And the sizable “mixed-use” development the Bears are pitching on the rest of the 326-acre plot probably won’t create the massive economic windfall the team has suggested, said Sanderson.

He added that the team’s implication that they’re not seeking public financing for the stadium project “made me scratch my head.”

“Essentially they’re saying, ‘We’re not going to ask for public money for the stadium, but we are going to ask for other money to build next to it.’ In the end, somebody is going to have to fork over something like $2 billion to build this facility. I don’t care what euphemism is used, but it’s $2 billion.”

In its open letter, the team wrote: “While the Bears will seek no public funding for direct stadium structure construction, given the broad, long-term public benefits of this project, we look forward to partnering with the various governmental bodies to secure additional funding and assistance needed to support the feasibility of the remainder of the development.”

The letter goes on to state the Bears “remain committed to Soldier Field and will honor the terms of its lease” even if a departure earlier than the 2033 expiration date of the lease requires a cash buyout.

“While the prospect of a transit-oriented, mixed-use and entertainment district anchored by a new enclosed stadium is exciting for the Bears and the entire state, there is much more to be done before we can close on the property,” the letter states.

“We remain under contract to purchase the property, but there are conditions that must be met in order to be in a position to close. If we do close on the property, it does not guarantee we will develop it. While under contract with the seller of Arlington Park, we will not be discussing or exploring any other alternative stadium sites or opportunities, including renovations of Soldier Field.”

The letter was accompanied by a map and two conceptual drawings showing an aerial view of the broader development.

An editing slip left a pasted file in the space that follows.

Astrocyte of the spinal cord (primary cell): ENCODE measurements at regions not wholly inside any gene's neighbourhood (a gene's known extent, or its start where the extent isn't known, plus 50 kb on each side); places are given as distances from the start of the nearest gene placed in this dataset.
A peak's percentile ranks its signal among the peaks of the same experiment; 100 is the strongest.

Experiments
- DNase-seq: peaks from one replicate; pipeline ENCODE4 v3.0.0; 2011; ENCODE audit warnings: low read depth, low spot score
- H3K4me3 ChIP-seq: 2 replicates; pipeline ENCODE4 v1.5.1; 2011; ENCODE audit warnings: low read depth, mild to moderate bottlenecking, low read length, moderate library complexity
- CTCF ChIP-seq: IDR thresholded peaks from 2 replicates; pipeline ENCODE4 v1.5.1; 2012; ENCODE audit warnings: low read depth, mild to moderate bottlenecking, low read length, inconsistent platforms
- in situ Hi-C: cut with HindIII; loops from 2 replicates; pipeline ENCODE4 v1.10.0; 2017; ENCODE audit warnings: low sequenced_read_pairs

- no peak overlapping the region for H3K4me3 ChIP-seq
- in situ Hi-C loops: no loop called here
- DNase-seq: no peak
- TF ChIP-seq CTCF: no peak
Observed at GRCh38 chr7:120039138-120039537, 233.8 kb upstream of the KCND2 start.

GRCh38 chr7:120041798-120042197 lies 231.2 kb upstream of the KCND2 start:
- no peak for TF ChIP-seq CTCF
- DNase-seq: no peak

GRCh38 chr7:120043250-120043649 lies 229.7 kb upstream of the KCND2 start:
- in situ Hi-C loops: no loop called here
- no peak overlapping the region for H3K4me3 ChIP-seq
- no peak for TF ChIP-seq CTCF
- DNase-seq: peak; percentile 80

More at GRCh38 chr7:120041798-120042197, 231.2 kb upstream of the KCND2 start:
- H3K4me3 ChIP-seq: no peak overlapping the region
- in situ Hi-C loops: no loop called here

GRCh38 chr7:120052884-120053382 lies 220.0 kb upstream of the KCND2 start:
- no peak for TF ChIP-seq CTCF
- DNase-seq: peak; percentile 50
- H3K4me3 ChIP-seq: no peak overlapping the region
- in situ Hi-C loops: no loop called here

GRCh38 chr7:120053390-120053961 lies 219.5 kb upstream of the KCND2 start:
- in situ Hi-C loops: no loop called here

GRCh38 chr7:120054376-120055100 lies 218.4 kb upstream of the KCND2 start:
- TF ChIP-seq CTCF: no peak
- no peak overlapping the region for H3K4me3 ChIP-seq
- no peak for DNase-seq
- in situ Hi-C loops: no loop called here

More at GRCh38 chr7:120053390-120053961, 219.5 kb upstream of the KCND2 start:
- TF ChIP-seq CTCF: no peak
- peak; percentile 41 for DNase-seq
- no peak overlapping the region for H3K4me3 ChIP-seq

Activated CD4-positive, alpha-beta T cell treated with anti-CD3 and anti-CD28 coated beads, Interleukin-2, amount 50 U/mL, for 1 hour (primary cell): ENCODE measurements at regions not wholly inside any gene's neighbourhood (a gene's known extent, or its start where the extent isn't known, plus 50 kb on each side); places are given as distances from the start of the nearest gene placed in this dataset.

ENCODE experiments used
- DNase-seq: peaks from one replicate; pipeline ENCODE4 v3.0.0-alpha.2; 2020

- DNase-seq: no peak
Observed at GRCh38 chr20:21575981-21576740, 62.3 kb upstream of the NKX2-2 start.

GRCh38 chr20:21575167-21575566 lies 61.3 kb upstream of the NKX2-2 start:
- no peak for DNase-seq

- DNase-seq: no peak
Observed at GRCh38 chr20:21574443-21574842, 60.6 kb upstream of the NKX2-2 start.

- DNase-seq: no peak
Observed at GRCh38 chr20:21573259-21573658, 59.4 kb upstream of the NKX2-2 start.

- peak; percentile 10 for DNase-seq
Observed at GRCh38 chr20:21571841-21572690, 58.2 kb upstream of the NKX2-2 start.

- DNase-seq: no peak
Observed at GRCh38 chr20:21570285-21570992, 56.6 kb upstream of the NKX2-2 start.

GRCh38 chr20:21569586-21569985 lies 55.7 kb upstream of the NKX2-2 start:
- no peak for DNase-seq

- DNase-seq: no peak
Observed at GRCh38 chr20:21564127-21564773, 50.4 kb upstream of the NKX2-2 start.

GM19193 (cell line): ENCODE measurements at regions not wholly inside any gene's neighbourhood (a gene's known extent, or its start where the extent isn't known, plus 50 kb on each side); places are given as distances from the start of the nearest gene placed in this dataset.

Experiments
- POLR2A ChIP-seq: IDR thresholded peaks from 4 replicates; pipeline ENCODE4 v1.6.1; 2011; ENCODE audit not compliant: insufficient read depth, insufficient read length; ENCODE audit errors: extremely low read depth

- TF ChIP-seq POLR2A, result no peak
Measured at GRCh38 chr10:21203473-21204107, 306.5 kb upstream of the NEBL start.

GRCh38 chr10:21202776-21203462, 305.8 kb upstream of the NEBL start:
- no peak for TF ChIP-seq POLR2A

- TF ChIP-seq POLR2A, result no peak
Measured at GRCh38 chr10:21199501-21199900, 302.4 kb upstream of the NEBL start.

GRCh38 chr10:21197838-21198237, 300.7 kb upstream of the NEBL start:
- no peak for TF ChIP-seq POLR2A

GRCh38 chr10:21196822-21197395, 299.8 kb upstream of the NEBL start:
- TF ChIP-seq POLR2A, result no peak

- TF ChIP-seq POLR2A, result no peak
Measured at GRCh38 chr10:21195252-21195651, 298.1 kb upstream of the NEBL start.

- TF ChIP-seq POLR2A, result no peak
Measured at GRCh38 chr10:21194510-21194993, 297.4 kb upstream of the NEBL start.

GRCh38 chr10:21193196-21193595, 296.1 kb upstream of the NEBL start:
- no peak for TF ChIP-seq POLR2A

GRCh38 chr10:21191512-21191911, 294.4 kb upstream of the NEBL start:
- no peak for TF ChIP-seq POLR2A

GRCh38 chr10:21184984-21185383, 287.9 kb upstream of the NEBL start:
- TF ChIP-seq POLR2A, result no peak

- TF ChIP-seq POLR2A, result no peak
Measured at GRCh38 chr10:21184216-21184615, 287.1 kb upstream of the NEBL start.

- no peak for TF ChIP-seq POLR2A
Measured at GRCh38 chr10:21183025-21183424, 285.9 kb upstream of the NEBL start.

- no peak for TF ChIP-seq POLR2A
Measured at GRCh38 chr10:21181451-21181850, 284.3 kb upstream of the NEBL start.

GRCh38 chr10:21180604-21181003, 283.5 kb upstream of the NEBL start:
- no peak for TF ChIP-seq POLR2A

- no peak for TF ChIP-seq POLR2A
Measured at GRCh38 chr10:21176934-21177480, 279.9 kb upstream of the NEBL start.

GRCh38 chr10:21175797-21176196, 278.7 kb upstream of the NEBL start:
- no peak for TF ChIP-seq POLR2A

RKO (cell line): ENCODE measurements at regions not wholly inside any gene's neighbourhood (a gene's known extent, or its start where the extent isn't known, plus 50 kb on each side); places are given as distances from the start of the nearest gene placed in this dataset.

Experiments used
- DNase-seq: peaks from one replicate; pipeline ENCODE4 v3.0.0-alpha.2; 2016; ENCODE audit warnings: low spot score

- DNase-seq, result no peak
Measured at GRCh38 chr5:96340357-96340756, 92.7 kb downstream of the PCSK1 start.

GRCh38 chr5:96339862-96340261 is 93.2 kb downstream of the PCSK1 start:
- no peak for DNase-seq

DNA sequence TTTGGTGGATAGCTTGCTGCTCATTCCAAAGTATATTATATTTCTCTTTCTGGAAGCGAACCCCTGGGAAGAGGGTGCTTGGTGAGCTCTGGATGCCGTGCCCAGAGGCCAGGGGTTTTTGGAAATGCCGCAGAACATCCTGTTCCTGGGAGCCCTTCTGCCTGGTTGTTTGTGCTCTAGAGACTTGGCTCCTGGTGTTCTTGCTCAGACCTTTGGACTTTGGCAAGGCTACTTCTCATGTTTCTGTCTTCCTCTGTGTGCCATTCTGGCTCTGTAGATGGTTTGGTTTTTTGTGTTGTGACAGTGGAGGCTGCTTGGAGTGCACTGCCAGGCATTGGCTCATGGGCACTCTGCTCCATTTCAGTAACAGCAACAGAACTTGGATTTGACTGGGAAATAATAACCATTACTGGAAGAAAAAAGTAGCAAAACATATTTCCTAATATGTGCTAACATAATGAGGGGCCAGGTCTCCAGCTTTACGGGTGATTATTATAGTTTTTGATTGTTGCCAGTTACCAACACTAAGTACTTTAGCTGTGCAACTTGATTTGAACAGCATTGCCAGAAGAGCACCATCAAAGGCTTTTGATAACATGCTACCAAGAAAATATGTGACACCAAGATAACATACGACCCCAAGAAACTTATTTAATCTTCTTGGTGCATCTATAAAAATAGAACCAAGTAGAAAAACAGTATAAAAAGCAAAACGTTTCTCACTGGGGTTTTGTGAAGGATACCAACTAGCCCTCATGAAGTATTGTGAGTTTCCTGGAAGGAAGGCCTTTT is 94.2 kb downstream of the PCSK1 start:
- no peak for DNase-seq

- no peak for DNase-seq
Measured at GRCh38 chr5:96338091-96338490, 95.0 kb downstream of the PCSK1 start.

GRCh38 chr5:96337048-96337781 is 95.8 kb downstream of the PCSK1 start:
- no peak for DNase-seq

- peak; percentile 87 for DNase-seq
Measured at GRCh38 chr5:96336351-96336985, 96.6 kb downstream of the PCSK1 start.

Soldier Field, where the Bears have played for more than 50 years, is owned by the Chicago Park District. It was last renovated in 2003 — a $660 million project bankrolled by bonds that won’t be fully repaid until 2032. That makeover left the stadium with a capacity of 61,500, now the smallest in the NFL.

Cincinnati Bengals kick off to the Chicago Bears at Soldier Field on Sunday, Sept. 19, 2021.

One structural engineer said adding any meaningful number of seats to Soldier Field is possible only in the end zones, but those seats usually sell for less, and therefore don’t bring in as much revenue.

Associated Press

Mayor Lori Lightfoot has offered a Hail Mary $2.2 billion plan to put a dome on Soldier Field in a desperate attempt to keep the Bears in Chicago or at least look like she tried her best to keep them if they leave.

Lightfoot said Thursday’s community meeting does nothing to change the dynamic of her efforts to keep the Bears at Soldier Field.

“As I said months ago, we were gonna make a very compelling case for them to stay in the city of Chicago, and I think that we’ve done that,” she said at a Tuesday morning news conference.

“We’re gonna continue our discussions [with the Bears]. We’re gonna continue our discussions with the league. As you know, I’m somebody who likes to plan. So, we’ve got Plan B, Plan C and others in the works as well, if the Bears decide they’re gonna abandon the city of Chicago. I hope they don’t. We’re gonna keep fighting that fight as long as we possibly can.”

Contributing: Mitchell Armentrout

A rendering released by the Chicago Bears on Tuesday shows the view from the site of a proposed stadium, looking southeast at a proposed mixed-use development on the former location of Arlington International Racecourse.

A rendering released by the Chicago Bears on Tuesday shows the view from the site of a proposed stadium, looking southeast at a proposed mixed-use development on the former location of Arlington International Racecourse, with the Chicago skyline far in the distance.

Courtesy of Chicago Bears